2008 was more of the same. a FIP of 3.90, an ERA that went up, a Baseball reference WAR that went down, yet still a good season overall. 11-10 isn’t the best, especially in that era, but in 2008 he wasn’t the ace of the team so it wasn’t a big deal.
An odd game this season was vs the Dodgers where he and Arredondo no hit the Dodgers n 8 innings and lost. It isn’t an official no hitter. as the Dodgers didn’t need to hit in the bottom of the 9th, but it best shows how good Jered Weaver can be when he is in the zone.
Then came the 2008 ALDS vs Boston. This time Weaver does an even better job, pitching a shutout in his 2 innings. Of course things ended like in 2007, and the hope was put on for next year.
Maybe FIP is junk after all as 2009 Jered Weaver had an unavailable 4.04 FIP yet did much better than the prior 2 seasons. Perhaps part of it was the amount, this was the first season he had over 200 innings. Going 16-8 with an ERA that starts with 3 instead of 4 also helps.
He was the best Angel pitcher that year with 3.5 Baseball Reference WAR but the team’s strength was hitting. Giving up 26 home runs is not ideal, nor wad his higher walk rate. But what Weaver did well was be a competitor, recording 4 complete games and 2 shutouts n 2009.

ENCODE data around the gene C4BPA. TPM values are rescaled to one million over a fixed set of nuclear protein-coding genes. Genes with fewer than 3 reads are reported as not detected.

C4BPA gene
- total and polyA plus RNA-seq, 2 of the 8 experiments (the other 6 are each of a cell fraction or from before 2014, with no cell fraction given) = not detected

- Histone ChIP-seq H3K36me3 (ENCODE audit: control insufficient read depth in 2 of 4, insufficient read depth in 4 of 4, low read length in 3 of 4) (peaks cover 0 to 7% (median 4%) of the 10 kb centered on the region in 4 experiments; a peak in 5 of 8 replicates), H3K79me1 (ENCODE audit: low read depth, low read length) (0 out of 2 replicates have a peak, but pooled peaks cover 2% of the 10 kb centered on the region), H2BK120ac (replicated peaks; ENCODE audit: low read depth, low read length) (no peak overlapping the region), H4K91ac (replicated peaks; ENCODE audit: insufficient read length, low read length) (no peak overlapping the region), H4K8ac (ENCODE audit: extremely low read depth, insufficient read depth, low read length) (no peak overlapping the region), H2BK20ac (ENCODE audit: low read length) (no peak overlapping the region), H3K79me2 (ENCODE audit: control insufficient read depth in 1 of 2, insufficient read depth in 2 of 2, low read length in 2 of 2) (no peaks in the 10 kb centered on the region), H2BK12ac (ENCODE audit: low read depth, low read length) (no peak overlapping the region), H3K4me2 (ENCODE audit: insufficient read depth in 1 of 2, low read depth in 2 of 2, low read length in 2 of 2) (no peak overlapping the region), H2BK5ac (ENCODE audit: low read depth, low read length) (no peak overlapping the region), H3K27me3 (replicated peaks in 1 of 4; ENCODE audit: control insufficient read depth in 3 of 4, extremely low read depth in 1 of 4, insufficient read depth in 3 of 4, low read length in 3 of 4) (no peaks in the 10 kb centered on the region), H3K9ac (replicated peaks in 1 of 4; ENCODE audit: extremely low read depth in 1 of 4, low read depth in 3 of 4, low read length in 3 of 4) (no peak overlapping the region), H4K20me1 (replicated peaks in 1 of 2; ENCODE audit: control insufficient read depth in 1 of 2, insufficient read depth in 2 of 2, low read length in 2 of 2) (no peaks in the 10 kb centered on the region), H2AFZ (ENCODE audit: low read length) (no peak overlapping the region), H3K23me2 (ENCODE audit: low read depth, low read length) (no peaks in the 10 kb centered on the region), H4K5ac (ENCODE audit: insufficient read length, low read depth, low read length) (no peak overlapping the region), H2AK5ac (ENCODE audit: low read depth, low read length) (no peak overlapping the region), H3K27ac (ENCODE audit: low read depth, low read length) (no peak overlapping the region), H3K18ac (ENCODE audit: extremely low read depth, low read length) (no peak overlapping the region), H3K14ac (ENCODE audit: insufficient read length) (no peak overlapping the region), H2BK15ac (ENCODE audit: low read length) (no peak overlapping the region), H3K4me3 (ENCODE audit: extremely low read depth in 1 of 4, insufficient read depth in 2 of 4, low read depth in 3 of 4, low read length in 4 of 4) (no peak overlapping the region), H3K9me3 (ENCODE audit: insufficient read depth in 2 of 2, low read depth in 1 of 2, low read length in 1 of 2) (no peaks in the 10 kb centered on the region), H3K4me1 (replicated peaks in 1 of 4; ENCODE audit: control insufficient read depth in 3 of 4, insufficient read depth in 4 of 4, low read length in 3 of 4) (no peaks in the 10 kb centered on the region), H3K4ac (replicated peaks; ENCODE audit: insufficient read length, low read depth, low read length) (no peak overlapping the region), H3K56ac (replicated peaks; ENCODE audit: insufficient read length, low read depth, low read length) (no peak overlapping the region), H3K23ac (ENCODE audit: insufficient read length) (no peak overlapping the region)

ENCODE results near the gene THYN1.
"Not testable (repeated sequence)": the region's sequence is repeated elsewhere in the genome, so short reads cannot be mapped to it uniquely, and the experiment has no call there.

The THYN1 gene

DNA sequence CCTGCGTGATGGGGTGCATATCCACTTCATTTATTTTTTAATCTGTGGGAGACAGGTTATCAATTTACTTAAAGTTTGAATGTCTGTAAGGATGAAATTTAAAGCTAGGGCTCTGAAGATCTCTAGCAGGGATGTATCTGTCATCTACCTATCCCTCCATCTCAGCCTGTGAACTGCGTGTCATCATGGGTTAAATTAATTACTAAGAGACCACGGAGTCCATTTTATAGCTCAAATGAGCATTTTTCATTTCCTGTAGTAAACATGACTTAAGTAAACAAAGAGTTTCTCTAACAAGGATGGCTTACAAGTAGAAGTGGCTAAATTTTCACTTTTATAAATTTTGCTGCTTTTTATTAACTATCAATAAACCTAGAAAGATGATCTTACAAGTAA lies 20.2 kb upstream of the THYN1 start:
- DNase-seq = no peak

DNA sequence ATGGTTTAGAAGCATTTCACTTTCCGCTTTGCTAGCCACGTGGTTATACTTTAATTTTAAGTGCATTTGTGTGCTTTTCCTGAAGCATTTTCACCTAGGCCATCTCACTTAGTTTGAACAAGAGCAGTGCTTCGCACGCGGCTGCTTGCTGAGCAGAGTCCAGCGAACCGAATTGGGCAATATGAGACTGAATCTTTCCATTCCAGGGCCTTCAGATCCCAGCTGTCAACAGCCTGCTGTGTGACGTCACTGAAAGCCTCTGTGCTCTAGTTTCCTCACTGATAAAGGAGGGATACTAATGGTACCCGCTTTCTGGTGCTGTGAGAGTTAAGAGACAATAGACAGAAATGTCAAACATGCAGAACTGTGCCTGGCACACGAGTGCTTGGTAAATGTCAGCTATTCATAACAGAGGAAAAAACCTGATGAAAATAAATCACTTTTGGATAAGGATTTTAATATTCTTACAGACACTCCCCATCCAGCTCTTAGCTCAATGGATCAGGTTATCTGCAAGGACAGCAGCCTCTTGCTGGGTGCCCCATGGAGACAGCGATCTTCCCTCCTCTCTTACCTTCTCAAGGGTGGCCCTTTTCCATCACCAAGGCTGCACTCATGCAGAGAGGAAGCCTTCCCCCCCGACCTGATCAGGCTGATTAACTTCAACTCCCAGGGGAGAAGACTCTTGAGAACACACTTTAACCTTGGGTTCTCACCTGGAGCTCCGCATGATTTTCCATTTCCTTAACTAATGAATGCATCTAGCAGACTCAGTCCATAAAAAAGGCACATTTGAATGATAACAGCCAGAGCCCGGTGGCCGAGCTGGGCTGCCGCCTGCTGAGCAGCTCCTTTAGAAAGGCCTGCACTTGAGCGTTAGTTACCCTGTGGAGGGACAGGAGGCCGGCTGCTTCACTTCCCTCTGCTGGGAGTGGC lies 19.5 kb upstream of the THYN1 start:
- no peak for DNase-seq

What really made the year better for him, however, was how the playoffs went. 2009 ALDS vs Boston finally went right, and Jered Weaver pitched 7 and a third innings allowing only 1 run in a win over Boston. The first playoff series win for the Angels since 2005, and finally downing the Red Sox.
Unfortunately, the ALCS did not go nearly as well. For Jered Weaver, this was evident in the 3 games he pitched in with 3 earned runs in just 6 and a third innings. Although the MFY reaching the World Series isn’t Weaver’s fault, it was a step down from before.
All Star Weaver